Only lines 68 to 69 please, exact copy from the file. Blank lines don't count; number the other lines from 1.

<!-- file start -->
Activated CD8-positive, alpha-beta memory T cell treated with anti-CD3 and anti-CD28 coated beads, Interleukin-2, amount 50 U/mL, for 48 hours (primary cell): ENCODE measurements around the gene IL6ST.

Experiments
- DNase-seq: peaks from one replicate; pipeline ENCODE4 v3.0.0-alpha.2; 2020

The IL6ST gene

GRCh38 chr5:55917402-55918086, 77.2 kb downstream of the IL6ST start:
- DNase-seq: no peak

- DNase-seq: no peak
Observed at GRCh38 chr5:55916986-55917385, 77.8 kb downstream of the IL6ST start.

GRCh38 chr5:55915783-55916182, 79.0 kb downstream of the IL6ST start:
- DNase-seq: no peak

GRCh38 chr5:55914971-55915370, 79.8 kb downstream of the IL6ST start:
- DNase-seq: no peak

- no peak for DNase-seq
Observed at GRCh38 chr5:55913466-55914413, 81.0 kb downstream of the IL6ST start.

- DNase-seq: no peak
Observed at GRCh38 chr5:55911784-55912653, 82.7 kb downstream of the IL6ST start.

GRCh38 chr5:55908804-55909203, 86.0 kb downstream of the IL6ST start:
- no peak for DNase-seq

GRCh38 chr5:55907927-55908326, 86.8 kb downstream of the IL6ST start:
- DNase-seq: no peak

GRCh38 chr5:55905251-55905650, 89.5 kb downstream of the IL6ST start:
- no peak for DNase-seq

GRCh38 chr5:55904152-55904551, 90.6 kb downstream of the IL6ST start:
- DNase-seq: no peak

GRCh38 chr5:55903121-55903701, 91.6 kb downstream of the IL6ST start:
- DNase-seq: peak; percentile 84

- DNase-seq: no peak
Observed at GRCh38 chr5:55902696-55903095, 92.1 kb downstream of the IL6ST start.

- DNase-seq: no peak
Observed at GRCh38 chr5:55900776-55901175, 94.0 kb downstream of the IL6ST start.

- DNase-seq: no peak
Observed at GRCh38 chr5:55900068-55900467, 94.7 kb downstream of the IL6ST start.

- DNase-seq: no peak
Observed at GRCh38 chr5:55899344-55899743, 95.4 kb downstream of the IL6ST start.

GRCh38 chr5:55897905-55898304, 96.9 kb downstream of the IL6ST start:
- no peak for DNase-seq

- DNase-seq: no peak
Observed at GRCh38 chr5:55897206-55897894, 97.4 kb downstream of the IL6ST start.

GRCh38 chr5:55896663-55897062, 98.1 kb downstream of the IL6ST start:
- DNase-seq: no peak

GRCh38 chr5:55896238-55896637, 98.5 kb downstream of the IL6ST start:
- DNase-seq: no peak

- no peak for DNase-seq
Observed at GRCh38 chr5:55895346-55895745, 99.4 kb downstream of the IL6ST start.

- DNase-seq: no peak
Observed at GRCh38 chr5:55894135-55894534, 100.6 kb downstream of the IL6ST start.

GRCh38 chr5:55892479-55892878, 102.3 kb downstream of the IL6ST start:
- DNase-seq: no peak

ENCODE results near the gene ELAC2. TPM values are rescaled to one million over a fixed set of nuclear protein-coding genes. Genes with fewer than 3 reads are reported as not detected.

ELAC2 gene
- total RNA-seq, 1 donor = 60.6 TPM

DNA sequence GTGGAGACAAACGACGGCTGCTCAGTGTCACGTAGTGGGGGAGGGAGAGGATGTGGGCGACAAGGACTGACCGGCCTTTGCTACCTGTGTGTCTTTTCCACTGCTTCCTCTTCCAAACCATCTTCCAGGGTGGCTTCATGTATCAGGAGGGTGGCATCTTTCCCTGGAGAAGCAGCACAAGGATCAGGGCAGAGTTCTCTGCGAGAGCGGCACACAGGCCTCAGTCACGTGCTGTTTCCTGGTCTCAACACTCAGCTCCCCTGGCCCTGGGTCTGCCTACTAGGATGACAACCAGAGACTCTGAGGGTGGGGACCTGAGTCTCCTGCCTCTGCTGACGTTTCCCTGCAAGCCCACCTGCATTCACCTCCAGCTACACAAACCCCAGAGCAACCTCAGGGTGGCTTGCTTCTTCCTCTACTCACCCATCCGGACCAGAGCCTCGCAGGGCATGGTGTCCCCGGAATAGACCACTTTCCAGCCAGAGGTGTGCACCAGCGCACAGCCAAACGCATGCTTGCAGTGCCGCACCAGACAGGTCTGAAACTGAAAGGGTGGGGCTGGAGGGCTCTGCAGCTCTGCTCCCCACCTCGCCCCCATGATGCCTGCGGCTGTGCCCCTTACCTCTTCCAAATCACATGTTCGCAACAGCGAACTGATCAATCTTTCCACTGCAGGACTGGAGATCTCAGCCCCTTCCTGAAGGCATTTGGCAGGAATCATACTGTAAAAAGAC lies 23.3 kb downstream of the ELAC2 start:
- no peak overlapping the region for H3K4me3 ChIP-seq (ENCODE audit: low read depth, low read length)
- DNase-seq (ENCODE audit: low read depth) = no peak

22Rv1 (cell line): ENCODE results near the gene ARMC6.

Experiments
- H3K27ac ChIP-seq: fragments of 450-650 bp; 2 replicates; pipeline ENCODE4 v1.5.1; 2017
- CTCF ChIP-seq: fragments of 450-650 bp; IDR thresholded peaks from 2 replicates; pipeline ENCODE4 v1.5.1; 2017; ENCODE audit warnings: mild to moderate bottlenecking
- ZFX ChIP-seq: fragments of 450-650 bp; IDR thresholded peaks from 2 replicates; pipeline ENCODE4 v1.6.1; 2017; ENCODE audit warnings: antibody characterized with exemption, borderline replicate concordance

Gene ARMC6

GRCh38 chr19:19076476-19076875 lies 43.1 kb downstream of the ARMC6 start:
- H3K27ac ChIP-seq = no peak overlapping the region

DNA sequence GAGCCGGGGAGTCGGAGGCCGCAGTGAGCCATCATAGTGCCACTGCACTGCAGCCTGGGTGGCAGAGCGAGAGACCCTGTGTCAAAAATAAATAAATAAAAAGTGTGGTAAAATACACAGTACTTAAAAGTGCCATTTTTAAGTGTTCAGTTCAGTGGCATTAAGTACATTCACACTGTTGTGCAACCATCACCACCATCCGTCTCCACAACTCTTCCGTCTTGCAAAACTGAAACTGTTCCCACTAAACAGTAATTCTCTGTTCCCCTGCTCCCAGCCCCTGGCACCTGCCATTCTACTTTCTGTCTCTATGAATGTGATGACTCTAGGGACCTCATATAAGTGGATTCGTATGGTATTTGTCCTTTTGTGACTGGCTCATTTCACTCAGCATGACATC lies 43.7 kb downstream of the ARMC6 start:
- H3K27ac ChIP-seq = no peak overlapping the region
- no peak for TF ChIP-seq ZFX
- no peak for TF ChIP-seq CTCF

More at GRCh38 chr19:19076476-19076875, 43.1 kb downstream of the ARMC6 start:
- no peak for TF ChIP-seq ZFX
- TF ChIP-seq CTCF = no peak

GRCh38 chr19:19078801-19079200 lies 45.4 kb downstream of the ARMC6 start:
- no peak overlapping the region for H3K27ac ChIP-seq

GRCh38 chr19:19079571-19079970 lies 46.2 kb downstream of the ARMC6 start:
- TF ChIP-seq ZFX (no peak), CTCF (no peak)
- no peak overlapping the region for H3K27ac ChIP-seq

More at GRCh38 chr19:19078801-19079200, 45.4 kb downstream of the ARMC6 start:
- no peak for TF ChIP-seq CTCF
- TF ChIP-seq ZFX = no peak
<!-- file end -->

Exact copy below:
- no peak for TF ChIP-seq ZFX
- TF ChIP-seq CTCF = no peak